It’s Time For A Refresher On Coercive Control Following the Jonah Hill Allegations

Stacy Ann

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I’m a little late to the party.

Last night a good friend and I were hanging out and asked each other, “What is all of this fuss about the Jonah Hill text messages to his ex?”

At first, the words on the page didn’t sink in, He seemed to be setting his boundaries, and I suppose it made sense… until I read them.

“No surfing with men… but that’s her job, right?”

“No hanging out with friends from “wilder days of the past?” Most of us met our friends in college; imagine if you couldn’t see anyone you shared those memories with.

The list went on and on, but ultimately, it was a reminder that none of us are immune to coercive control, and in this case, it was disguised using the word “boundaries,” which, when used correctly, are incredibly healthy.

Yet once again, something healthy has been weaponized as a form of manipulation.

Let’s get right into it. What are four subtle examples of coercive control, and how can you protect yourself?

Isolating you from as many outside forces as possible

When surrounded by healthy and loving individuals who want what’s best for you, it becomes harder for an abuser to control and manipulate you.

Therefore the solution becomes apparent in their mind, whether consciously or subconsciously. It would be best if you were isolated.

Most victims have the same story, where they slowly lose touch with their friends and even family. The abuser finds reasons they shouldn’t be in touch with their social network and slowly but surely cages them.

This form of control is incredibly beneficial for them because it ensures that no one in your network is opening up your eyes to their toxic/abusive behavior.

Monitoring you under the guise of “safety”

Dinah is a young woman that recently moved in with her boyfriend. Within a few days, she began to notice something strange.

There were cameras in every room of the house.

We aren’t just referring to a ring camera outside to see who’s at the front door. We are talking about cameras in every room Dinah entered, where her boyfriend could tune in anytime to spy on her and hear what she was saying.

One day she was frustrated and muttered something under her breath about how she always had to cook dinner, and the next thing she knew, her boyfriend was screaming at her. His reaction revealed what she had suspected; he constantly listened to her and her conversations.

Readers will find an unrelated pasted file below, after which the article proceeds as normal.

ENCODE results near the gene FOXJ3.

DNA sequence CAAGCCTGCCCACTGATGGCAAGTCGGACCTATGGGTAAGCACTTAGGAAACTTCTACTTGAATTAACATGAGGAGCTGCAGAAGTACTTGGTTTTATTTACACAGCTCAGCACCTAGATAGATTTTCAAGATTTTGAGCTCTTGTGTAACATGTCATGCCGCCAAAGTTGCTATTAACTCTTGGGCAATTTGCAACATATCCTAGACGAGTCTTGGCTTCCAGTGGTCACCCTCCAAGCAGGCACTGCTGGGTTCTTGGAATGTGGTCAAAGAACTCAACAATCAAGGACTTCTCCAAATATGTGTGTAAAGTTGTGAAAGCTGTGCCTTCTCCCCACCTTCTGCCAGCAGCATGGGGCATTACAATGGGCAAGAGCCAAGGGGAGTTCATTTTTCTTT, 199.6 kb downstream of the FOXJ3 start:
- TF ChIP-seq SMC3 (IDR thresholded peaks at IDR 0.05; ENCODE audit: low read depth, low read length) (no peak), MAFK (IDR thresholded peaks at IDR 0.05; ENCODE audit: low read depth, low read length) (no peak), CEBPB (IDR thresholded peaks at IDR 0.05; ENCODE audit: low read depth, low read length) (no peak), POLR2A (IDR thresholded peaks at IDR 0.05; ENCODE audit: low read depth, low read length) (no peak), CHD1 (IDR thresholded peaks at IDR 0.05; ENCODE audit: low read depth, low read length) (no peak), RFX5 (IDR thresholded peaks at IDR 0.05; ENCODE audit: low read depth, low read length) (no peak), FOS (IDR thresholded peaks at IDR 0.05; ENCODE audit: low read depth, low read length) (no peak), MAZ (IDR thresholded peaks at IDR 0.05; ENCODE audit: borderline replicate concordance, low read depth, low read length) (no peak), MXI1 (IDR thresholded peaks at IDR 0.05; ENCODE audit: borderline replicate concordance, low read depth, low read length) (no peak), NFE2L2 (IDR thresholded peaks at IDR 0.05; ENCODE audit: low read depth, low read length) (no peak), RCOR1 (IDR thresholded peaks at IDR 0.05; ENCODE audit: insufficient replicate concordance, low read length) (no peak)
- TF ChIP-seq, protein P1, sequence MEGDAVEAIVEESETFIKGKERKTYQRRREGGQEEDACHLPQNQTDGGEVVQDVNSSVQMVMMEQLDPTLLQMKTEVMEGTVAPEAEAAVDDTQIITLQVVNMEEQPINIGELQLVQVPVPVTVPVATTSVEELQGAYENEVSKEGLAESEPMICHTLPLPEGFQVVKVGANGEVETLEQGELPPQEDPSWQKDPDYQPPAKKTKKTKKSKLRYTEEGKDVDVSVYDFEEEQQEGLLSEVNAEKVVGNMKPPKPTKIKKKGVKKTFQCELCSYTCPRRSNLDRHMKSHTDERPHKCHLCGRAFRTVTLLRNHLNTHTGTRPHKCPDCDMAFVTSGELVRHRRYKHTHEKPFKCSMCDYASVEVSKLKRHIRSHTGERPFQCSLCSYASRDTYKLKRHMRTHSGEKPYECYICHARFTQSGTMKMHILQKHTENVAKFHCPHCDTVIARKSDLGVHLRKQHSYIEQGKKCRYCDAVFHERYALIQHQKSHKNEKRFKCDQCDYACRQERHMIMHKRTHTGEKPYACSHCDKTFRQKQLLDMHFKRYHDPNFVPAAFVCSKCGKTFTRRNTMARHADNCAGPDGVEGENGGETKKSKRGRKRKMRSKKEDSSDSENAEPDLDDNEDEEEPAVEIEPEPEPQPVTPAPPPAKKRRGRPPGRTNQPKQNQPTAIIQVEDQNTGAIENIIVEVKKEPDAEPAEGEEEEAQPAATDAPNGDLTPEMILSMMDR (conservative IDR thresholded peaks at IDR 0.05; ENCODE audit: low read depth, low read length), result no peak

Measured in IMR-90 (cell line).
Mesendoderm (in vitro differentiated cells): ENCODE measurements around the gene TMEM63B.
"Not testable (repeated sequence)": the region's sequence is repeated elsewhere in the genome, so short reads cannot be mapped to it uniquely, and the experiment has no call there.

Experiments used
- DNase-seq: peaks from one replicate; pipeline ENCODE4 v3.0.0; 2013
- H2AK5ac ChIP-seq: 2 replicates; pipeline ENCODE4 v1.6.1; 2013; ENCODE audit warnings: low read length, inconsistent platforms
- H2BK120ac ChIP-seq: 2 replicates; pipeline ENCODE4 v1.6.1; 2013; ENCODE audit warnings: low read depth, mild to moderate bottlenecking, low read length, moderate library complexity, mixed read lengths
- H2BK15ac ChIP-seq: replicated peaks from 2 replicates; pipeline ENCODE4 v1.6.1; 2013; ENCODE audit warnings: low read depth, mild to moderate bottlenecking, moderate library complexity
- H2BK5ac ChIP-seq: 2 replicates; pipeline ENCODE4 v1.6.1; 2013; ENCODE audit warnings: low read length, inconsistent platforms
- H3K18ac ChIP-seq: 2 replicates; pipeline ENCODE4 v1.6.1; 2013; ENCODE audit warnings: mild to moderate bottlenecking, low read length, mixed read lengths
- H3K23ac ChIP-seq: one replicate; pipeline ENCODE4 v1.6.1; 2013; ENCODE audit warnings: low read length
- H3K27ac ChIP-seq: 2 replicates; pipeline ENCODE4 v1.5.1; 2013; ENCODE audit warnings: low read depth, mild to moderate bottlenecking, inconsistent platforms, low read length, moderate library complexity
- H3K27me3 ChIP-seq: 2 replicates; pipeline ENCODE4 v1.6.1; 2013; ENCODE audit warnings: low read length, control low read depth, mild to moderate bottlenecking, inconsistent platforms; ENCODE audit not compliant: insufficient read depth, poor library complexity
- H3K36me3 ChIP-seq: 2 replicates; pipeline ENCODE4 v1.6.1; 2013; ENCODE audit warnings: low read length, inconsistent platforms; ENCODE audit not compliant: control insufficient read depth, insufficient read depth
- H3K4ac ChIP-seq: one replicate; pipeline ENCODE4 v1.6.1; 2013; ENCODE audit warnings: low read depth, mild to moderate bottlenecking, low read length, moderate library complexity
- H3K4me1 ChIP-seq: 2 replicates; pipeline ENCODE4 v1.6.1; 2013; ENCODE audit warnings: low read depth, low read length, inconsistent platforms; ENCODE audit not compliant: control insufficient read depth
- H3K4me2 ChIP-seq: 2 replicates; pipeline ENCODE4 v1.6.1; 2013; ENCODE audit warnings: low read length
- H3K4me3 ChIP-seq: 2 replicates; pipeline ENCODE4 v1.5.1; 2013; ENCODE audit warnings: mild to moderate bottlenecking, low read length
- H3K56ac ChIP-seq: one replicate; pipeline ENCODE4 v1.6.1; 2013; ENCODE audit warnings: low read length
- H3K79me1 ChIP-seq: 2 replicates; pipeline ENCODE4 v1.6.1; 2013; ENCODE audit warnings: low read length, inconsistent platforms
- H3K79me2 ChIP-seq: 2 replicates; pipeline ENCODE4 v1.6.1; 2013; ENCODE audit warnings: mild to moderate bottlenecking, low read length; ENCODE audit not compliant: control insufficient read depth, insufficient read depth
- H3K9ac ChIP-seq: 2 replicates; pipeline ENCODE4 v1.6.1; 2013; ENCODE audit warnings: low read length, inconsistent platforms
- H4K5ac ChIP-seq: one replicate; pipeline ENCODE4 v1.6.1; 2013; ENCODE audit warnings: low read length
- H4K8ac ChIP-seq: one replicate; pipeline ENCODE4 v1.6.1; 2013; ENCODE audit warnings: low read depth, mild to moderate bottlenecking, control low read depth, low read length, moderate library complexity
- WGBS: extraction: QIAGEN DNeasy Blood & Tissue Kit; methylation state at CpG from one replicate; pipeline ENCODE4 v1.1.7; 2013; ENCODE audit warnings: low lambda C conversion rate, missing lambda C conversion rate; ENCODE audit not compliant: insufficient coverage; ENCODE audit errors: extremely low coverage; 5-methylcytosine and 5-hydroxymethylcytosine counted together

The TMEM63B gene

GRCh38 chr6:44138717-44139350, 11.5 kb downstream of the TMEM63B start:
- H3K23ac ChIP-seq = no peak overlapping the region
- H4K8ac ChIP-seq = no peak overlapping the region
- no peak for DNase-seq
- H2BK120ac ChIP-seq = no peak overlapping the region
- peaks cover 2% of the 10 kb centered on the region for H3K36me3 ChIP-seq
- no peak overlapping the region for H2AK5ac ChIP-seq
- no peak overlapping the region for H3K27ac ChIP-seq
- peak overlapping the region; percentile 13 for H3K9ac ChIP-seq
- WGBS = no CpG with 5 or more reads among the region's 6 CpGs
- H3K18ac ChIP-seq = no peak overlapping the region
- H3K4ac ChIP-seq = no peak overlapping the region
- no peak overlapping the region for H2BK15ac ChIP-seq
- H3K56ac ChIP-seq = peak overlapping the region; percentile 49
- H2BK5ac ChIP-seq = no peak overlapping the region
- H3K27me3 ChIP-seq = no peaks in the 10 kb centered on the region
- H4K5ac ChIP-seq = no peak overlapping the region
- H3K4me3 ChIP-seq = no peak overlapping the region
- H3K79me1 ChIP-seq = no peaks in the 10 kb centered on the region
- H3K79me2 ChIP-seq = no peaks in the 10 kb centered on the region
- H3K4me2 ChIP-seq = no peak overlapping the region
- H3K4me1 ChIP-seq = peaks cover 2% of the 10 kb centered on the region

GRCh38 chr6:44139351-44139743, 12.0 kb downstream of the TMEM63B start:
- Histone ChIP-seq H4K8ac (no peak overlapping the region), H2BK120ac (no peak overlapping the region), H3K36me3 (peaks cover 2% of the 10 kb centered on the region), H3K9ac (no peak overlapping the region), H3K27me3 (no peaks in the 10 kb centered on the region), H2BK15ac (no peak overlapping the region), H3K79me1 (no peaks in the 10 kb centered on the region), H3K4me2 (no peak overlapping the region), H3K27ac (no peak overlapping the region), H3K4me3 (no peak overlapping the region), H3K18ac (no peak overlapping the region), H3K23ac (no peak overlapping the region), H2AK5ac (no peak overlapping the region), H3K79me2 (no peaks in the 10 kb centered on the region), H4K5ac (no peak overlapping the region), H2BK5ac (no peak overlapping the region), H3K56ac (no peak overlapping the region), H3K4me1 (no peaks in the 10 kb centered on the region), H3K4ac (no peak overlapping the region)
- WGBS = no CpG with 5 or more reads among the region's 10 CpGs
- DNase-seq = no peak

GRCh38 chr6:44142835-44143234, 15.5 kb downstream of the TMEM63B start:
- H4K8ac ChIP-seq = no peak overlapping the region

No matter what, your partner does not have the right to invade every moment of your privacy or monitor your every move. That’s a prison cell, not a relationship.

Dictating what a victim can and cannot do with their body

What profession could you assume someone wears a bathing suit quite regularly?

Let’s pretend you are dating a model and a surf instructor, and you tell them they can’t wear a bathing suit.

As ludicrous as it sounds, this is precisely what Jonah Hill requested of his ex Sarah, as a “boundary.”

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No one has any right to tell you what you can or cannot wear. A healthy partner would encourage you to wear whatever makes you feel your best without judgment or jealousy.

Intimacy is utilized as a weapon.

If you want something from a partner you know they aren’t comfortable with. How could you get it?

Make them believe it was their idea, or promise them you want to try it once.

What may start out as a one-time experience may become more commonplace, or new demands may be brought into the bedroom which can further violate a sense of personal autonomy or boundaries.” — Psychology Today

The abuser utilizes coercive control to get the victim to fulfill their desires. The victim is manipulated and pushed past their comfortable sexual boundaries. By the time they realize they have been used, their partner wants to continue the behavior that they were never comfortable with in the first place.

Ultimately, regardless of what celebrity news is surfacing or what your opinion is, there is a straightforward truth.

Controlling behavior is not healthy, nor is it an indicator of love. Control and jealousy are the first signs of abuse, and a simple glance at the string of text messages between Jonah and his ex shows that Sarah was a victim of coercive control.

These examples of relationships are in the limelight, but typically this happens under the surface. It isn’t until the end of a relationship that we find out what our friends suffered through or what we experienced ourselves. There is so much shame around abuse; we often don’t even realize it’s happening until we are removed and far from the situation.

Sharing our stories and educating future generations and the people around us is the only way that we will be equipped to protect ourselves from this type of manipulation.

Sources:

https://www.psychologytoday.com/us/blog/understanding-ptsd/202206/4-common-patterns-coercive-control-in-relationships

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